into the sacred privacy of our homes in the dead of night!
Haven’t heard anyone suggesting we ban Santa Claus yet …
but hey, we do have another full ten months of nonsense!
Stephen Nissenbaum in a meticulously researched,
Pulitzer Prize Finalist book called The Battle for Christmas:
A Cultural History of America’s Most Cherished Holiday,
suggests an even more complex intertwining of stories
in which Christmas and Santa Claus
were invented by the New York upper class
to take Christmas misrule from the streets—
to locate it not in the public square but in the privacy of the home—
to change the focus from the city’s angry poor and their needs
to the household’s polite children and their wants
(Stephen Nissenbaum, The Battle for Christmas
[New York: Vintage Books, 1996]).
Who tells the best story?
Now you may well know that the stories that get told
over and over again, in both direct and subtle ways,
shape our theology—our understanding of God.
In this case with what I’m calling
a north pole theology—
a theology that’s all about rewards and punishments—
about an externally driven rationale for behavior
and about a commercial, material emphasis
to those rewards and punishments—
a dangerous flirtation with that prosperity heresy.
It’s a theology of a God who’s always evaluating—assessing.
And then there’s the part that’s just creepy—
the God who’s always watching.
“God’s going to see you!”
When you’re asleep—awake—whatever you do—
even if no one else sees you, God will.
It’s the stalker, watch-dog God.
And so you do good because someone with power over you
You do good because you want good things as reward,
and you live with fear—
the fear of being seen—known—judged—punished.
We took the God-shaped St. Niklaus—a secret gift-giver,
and made of him a Santa-shaped God—a watchful evaluator.
We don’t want a Santa-shaped God.
We want a God-shaped Santa,
because we want the absolute best possible Santa story.
But here’s the thing:
there’s Scripture to back up such a Santa-shaped God,
Think back to our call to worship—
to the witness of the closed canon.
The fact of the matter is
we can find Scripture to create a God in whatever image we want.
That’s a mouthful,
That’s a handful—
awful but true.
The theology and the God of the faithful
have more to say about what those faithful
understand faithful to mean
than they necessarily do about God.
So, another thing:
we come back to something we’ve said before.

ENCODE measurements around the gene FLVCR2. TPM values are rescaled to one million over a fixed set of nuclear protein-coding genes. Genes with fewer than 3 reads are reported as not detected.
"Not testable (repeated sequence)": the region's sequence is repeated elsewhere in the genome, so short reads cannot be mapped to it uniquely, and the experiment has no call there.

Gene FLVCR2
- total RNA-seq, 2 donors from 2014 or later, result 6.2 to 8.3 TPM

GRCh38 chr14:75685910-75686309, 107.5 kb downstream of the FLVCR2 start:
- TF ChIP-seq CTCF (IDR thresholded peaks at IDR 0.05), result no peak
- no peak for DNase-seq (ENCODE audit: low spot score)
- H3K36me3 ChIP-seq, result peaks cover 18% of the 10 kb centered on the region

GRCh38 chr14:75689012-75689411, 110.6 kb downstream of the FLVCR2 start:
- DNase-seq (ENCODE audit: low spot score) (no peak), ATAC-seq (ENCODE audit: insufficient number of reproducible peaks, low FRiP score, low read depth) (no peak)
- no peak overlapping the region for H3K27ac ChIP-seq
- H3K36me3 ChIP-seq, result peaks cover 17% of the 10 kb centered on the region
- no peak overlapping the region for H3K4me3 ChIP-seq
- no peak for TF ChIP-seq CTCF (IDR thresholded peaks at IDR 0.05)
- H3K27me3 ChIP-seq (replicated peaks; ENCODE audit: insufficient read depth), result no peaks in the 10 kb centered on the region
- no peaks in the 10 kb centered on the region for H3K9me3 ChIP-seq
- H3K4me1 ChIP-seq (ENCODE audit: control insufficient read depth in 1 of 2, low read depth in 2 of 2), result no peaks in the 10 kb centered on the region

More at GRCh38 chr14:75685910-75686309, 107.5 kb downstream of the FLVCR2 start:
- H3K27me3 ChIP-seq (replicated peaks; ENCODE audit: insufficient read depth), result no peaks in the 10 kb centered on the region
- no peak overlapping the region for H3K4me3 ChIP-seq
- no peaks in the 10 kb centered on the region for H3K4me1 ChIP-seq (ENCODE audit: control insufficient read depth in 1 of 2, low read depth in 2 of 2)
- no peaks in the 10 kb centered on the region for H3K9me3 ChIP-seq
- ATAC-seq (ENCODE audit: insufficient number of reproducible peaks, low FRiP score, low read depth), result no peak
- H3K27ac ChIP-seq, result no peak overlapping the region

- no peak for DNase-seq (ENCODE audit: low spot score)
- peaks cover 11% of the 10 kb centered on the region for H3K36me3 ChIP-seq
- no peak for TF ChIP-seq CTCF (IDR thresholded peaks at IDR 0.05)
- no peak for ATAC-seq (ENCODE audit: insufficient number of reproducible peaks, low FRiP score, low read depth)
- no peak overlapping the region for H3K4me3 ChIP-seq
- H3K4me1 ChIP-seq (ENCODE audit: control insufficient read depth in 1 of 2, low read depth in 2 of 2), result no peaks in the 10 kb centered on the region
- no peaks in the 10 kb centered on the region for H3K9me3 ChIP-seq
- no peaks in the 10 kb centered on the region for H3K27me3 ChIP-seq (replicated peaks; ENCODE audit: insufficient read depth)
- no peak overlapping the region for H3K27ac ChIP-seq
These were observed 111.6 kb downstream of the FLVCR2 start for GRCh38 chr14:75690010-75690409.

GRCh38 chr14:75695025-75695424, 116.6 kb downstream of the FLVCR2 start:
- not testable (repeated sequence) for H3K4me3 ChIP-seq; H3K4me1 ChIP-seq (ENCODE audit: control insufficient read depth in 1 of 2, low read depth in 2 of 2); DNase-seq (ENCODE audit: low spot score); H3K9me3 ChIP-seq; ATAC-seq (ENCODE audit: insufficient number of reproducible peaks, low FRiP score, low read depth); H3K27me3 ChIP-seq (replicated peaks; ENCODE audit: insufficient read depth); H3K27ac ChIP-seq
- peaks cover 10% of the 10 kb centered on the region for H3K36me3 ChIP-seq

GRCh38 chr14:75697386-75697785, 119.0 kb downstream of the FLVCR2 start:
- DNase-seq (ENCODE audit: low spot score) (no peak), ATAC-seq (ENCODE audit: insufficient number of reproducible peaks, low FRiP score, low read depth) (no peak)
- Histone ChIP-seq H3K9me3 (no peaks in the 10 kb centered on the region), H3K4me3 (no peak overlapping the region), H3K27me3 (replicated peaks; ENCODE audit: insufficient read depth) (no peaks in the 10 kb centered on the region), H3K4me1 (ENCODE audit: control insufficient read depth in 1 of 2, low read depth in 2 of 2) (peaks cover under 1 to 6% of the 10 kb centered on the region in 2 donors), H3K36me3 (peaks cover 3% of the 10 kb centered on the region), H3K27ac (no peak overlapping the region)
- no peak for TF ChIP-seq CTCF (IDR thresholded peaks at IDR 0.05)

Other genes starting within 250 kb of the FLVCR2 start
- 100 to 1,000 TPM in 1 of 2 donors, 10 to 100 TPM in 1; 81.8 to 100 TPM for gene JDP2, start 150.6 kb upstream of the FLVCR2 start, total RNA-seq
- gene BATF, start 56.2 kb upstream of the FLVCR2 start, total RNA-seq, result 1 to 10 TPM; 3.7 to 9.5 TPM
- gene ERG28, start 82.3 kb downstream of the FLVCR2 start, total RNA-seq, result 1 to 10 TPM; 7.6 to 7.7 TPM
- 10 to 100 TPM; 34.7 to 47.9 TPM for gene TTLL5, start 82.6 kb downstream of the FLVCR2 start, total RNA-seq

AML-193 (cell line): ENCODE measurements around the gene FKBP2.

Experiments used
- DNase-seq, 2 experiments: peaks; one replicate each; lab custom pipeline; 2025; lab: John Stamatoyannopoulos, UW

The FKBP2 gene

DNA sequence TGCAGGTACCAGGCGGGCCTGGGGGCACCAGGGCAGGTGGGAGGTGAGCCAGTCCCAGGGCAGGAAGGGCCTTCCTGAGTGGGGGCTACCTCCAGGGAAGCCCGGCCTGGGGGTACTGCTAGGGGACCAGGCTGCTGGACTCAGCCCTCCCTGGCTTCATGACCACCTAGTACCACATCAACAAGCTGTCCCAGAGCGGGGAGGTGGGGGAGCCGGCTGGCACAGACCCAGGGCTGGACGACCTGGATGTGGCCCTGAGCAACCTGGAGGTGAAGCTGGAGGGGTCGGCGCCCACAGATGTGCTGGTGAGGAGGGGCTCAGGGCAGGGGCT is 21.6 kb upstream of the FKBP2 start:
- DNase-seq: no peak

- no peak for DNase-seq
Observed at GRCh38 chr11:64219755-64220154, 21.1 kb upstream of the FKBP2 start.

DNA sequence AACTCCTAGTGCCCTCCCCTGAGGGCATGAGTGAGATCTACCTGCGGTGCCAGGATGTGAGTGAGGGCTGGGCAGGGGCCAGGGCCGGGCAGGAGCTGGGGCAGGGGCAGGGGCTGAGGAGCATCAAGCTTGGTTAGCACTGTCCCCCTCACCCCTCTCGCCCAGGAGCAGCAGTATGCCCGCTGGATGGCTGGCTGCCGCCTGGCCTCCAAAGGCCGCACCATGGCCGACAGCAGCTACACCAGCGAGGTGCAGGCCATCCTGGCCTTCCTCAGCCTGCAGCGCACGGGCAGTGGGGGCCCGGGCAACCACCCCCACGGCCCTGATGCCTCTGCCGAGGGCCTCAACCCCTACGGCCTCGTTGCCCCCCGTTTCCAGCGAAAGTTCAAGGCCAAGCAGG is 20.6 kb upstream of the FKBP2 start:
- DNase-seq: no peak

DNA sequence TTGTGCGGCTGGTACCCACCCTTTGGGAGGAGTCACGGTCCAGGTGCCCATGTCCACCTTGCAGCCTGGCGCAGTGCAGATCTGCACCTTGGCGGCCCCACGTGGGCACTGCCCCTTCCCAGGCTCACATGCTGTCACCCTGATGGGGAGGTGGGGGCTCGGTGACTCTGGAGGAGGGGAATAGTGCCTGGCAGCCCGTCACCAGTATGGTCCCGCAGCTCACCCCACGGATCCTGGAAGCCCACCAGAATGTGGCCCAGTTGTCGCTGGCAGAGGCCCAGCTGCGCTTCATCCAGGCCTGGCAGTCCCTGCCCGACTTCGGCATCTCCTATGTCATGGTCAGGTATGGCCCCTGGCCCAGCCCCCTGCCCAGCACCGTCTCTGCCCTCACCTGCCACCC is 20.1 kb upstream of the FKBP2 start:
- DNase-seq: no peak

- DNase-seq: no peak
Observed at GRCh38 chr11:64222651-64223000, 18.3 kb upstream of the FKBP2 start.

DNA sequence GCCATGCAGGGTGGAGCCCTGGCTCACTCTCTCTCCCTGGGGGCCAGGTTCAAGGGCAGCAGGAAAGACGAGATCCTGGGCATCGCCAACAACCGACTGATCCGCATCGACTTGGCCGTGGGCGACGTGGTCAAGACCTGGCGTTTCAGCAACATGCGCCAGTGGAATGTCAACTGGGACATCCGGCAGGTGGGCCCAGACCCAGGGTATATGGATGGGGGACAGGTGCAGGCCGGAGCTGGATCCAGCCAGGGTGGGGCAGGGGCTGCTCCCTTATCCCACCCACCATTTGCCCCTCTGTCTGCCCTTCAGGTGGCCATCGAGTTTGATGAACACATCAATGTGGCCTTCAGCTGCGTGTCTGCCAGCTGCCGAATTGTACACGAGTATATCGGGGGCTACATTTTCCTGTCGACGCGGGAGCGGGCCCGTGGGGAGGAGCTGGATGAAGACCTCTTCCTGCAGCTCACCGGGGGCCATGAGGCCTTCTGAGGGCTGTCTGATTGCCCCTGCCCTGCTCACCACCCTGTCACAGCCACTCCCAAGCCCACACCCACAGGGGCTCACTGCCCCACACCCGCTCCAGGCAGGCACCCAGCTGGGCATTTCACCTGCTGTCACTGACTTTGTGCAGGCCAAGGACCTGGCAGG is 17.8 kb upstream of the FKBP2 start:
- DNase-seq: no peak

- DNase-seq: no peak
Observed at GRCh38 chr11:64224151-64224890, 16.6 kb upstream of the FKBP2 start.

There is something that guides us to pick and choose Scripture—
to prioritize Scripture—because it’s not all the same,
and it doesn’t (and shouldn’t) all be treated the same—
honored the same—respected and believed the same—
receive the same priority.
Some might suggest it’s the theology of your community of faith
that shapes your own.
Some might suggest it’s the leaning of your heart and spirit.
Some, more cynically, what you want—what you feel like
in the moment—in any given moment.
I’d like to suggest it’s the Spirit ever guiding us into truth.
We regularly underestimate that ongoing work of God.
Remember the faithful waiting for the work of the Spirit?
I tell you, it’s those stories
with enough of the truth in them to ring true,
but enough lies in them to make them wrong,
that are the most dangerous of all stories.
And there are Scripture-based God stories
that have more lies in them than truth.
So we take all we know of Santa—and of God—
and we ask ourselves not how does it all fit together?
But amidst all this, what’s the best story to tell?
Who tells the best story?
And it’s a matter of …
there’s this forgotten word these days …
Do you know it?
difference. Distinction. Variation.
Not absolutely this or that.
We don’t have many nuanced conversations in our public square.
We don’t have much nuanced ideology …
And that goes for those whose faith is based
on hope of reward and fear of punishment,
as it does for those who invest in a less externally motivated ethical life—
for those who claim the ever watching God,
and those who find such an idea creepy
and so dismiss it out of hand.
And yet, how many of you parents
have tiptoed into the room of your sleeping child
and watched them—
watched the rise and fall of the blankets over their torso—
watched the sweet face on the pillow?
How many of you, thus watching, have found yourself praying?